As said before, Spider-Man’s NYC is stellar, but the amount that Insomniac has packed into the world is what will keep you playing for hours past the credit roll. From the collectibles, like Peter’s old backpacks scattered around the city, to NYC and Marvel landmarks to photograph, these are fun little diversions, as they add more dimension to the universe and history of Spidey in this iteration. There are also a substantial number of side missions, ranging from pretty standard to a mini side-story featuring a couple Spider-Man villains. Then there are the random crimes, which are a continuously rotating collection of combat encounters. They’re simple, they’re fun, and really help you get used to the combat mechanics. I can see how people would find them repetitive, but I haven’t gotten bored with them in my pretty long play-through. There are also challenge missions put out by a certain Marvel villain (whom I won’t spoil for those who are unaware), centered around stealth, time trials, and combat. These award 1-3 stars based upon your score, kind of like any other challenge mission; depending on which challenge, getting to three stars can be pretty hard. It took me around nine attempts to get three stars on one of the challenges. There are also research puzzles to partake in to earn research tokens, which you can use to craft new gadgets, suit upgrades, or entirely new suits. These puzzles are pretty simple in concept, although some of them get a little more complex later on; they’re mostly just visual puzzles, but I never felt annoyed doing them, and the suits were worth the time.

Let’s talk about the suits. There are twenty-eight main suits in the game, and they’re primarily unlocked through earning tokens and leveling up. I like most of the suits, but there are a few I’m not a huge fan of, like the “Fear Itself” suit, which is just ugly as hell. I’m also not big on the fact that there are THREE MCU suits in the game (Iron Spider, Stark Suit, and Homemade Suit), that just feels like overkill. Obviously, I understand it’s marketing and the most recent rendition of the character; I just think you could easily have removed one or two of those for one of the more iconic suits.

On the technical side, Spider-Man is absolutely gorgeous, the lighting is especially stunning. It’s sad that there isn’t a day-night cycle because watching that illumination gradually change would be pretty sweet, but they do allow you to pick the time of day after you complete the story. The texture work is also phenomenal. I played the game on the PS4 Pro, so I had it on its highest settings, and the fabrics are impressiv; the weave and texture of Spidey’s suit is jaw-dropping, the leather of MJ’s jacket is stellar. The main character models look excellent as well, in cut-scenes, you can see a surprising level of detail in the characters’ skin. It’s not without issues, as there is some pop-in when you’re swinging through the city at high speeds, I also encountered a couple minor clipping issues, but overall its a fantastic looking game, easily one of the best graphical games on Sony’s platform.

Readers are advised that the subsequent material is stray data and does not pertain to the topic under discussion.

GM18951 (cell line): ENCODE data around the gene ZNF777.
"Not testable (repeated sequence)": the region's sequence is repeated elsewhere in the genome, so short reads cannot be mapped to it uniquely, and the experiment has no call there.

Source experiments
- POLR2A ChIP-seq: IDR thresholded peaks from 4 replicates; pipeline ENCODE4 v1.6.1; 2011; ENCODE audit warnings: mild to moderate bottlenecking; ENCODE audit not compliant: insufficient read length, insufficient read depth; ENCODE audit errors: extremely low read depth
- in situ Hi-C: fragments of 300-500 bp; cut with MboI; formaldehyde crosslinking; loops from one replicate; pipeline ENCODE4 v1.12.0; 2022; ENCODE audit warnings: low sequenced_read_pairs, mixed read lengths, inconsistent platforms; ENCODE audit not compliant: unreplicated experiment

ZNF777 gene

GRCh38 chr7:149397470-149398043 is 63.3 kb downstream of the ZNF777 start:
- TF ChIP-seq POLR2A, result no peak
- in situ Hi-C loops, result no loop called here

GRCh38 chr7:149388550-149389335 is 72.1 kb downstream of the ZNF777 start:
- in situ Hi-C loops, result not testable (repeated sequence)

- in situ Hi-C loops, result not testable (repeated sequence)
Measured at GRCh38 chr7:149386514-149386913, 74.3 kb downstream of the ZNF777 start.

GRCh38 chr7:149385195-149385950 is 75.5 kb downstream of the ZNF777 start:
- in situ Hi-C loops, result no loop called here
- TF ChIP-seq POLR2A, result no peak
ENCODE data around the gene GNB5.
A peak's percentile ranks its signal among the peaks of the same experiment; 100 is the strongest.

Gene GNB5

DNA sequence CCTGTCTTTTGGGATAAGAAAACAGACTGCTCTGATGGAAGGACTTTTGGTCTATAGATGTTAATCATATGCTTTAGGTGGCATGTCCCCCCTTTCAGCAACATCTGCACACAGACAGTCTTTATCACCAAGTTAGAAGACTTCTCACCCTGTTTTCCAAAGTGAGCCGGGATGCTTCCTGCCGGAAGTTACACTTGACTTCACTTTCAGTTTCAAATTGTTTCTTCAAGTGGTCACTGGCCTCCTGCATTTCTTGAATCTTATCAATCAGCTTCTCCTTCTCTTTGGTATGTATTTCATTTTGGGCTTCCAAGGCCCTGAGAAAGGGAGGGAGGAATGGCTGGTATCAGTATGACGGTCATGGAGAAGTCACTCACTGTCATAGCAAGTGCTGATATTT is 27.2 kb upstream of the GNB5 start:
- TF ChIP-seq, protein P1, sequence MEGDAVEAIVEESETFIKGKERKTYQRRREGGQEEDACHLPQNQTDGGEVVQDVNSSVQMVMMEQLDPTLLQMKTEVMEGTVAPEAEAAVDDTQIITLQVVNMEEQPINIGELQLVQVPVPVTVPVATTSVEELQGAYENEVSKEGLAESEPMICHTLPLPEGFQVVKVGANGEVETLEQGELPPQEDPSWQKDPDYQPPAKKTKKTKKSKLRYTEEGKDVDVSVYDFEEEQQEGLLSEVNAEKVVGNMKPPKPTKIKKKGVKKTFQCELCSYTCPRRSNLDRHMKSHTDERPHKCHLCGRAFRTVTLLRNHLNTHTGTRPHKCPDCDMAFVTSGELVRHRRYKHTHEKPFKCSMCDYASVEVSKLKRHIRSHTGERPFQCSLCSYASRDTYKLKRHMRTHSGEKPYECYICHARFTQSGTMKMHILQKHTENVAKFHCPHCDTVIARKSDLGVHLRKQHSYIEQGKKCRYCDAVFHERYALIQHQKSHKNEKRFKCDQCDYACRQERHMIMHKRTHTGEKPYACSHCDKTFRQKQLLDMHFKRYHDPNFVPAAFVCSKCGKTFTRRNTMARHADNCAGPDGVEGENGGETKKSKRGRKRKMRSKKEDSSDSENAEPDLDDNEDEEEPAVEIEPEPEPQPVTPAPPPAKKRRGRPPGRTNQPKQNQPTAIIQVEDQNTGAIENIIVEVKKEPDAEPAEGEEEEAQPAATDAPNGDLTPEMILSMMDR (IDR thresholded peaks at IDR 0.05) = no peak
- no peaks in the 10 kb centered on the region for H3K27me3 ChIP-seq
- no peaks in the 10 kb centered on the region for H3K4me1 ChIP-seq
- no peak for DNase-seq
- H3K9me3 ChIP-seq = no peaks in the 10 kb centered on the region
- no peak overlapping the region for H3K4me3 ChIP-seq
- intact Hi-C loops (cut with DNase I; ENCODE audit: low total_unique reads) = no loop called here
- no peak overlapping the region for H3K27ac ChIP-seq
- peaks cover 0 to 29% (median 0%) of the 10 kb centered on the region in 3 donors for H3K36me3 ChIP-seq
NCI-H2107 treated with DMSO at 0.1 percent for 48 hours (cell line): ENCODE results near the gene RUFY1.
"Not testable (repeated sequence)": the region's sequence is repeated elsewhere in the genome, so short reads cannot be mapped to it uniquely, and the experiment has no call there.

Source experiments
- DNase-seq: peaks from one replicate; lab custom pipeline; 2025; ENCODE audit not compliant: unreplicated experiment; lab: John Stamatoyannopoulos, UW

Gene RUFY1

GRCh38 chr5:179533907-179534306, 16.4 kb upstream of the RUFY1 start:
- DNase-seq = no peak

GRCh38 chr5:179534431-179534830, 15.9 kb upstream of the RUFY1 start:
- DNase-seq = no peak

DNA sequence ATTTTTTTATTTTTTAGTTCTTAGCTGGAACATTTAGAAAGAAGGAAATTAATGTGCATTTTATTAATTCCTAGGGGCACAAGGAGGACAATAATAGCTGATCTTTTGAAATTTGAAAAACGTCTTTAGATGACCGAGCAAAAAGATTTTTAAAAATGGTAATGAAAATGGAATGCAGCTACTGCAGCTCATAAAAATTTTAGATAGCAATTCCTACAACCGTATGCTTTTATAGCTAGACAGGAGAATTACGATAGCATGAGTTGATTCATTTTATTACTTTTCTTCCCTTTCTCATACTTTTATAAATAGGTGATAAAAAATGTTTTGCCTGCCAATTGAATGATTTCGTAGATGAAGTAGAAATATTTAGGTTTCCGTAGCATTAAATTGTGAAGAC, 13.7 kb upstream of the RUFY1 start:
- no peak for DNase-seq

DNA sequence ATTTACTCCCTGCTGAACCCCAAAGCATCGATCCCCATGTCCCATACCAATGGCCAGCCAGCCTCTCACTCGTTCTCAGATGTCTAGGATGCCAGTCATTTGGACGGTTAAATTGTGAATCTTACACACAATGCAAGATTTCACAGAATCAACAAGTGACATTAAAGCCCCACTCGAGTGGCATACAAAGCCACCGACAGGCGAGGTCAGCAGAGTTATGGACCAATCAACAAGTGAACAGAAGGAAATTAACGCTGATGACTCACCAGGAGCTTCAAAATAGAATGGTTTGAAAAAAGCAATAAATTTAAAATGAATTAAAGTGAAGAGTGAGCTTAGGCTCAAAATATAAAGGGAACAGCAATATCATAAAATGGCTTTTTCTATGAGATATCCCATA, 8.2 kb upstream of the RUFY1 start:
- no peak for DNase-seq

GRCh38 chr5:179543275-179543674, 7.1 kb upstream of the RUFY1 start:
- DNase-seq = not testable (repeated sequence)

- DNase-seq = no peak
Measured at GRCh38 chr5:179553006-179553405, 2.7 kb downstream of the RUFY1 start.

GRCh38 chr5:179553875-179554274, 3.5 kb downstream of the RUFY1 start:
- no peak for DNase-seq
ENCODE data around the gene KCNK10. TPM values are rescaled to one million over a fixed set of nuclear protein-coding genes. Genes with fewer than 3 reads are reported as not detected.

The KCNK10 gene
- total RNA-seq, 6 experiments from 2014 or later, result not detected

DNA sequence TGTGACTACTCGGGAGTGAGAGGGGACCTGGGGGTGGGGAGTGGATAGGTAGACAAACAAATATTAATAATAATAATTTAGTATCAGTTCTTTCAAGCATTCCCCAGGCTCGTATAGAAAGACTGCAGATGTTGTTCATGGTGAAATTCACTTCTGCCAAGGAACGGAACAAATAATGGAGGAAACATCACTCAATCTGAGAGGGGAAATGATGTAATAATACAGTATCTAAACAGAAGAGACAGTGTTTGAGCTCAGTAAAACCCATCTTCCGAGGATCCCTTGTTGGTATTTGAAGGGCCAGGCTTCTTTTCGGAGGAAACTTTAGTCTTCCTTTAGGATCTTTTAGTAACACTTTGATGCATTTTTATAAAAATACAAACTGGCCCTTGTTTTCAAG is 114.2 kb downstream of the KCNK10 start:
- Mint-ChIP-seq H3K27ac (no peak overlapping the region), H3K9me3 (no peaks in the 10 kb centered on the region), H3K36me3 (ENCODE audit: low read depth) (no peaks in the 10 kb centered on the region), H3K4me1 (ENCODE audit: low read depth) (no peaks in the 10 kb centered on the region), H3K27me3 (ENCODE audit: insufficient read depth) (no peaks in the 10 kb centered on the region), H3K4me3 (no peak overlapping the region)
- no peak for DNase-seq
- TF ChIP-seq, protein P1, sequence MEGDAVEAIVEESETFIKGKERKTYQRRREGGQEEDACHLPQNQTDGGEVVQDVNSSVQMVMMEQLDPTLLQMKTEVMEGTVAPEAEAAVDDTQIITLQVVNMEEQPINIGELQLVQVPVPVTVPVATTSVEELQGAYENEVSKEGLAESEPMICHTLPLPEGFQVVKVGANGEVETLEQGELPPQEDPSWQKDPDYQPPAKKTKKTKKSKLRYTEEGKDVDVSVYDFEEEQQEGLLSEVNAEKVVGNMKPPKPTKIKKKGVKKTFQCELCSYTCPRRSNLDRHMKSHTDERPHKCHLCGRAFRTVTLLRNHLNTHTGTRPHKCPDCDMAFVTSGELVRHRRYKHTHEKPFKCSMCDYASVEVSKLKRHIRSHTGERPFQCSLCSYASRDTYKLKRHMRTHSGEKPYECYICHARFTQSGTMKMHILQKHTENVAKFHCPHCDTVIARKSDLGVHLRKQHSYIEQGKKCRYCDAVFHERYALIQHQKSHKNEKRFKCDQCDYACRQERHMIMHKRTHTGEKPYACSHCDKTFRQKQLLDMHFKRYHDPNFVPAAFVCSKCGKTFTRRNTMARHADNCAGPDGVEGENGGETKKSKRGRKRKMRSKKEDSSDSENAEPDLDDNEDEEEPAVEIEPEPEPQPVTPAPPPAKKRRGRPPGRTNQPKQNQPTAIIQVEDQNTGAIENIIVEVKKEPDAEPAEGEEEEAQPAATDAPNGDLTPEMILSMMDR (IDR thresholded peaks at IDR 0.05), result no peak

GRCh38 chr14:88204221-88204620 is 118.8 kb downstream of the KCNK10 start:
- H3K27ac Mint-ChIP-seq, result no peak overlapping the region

John Paesano’s musical score is FANTASTIC. This might be the second best Spider-Man score behind Danny Elfman’s iconic soundtrack. The sheer epic qualities it invokes within action scenes, and the way Paesano improves every emotional situation with the music is astounding. Easily one of the strongest scores of the year. The sound effects are also strong, with punches sounding suitably meaty, gunfire feeling punchy, and explosions booming. The ambient noises of the city around you are also realistic. In the distance you can hear helicopters, horns honking, pigeons cooing, and the breeze blowing. It’s all so well mixed together, I never had any issues hearing the dialogue over the sound effects or music, and never needed subtitles.

Spider-Man will run about 20-25 hours most likely, and with side missions, you could extend that length. That alone makes it worth the sixty dollar price tag. It’s difficulty is fair, although there are some obnoxious moments during combat that make it feel a little annoying, like when you dodge away from someone, and they just turn around and connect with you despite the dodge, or when you get caught in an explosion radius that you should have certainly been out of. Little things that, while not game breaking, can annoy and make the game feel more difficult at times than it really is.

Marvel’s Spider-Man is an excellent first entry into this new wall-crawler saga. It’s gorgeous, its emotionally impactful, and fun as hell to play. There are some annoyances, as well as a stealth system that may be a little too easy at times, but even with those minor issues, this is a game that should be in every gamer’s collection, and one of the greatest comic book games to be released this decade.

What did you think of Marvel’s Spider-Man? Let me know in the comment section below. Stay nerdy everyone!

Marvel's Spider-Man

Gameplay - 9
Difficulty/Length - 9.1
Story - 9.8
Graphics - 9.2
Sound Design - 9.3



Marvel's Spider-Man swings our hero to new heights with strong character work, direction, and stellar game-play.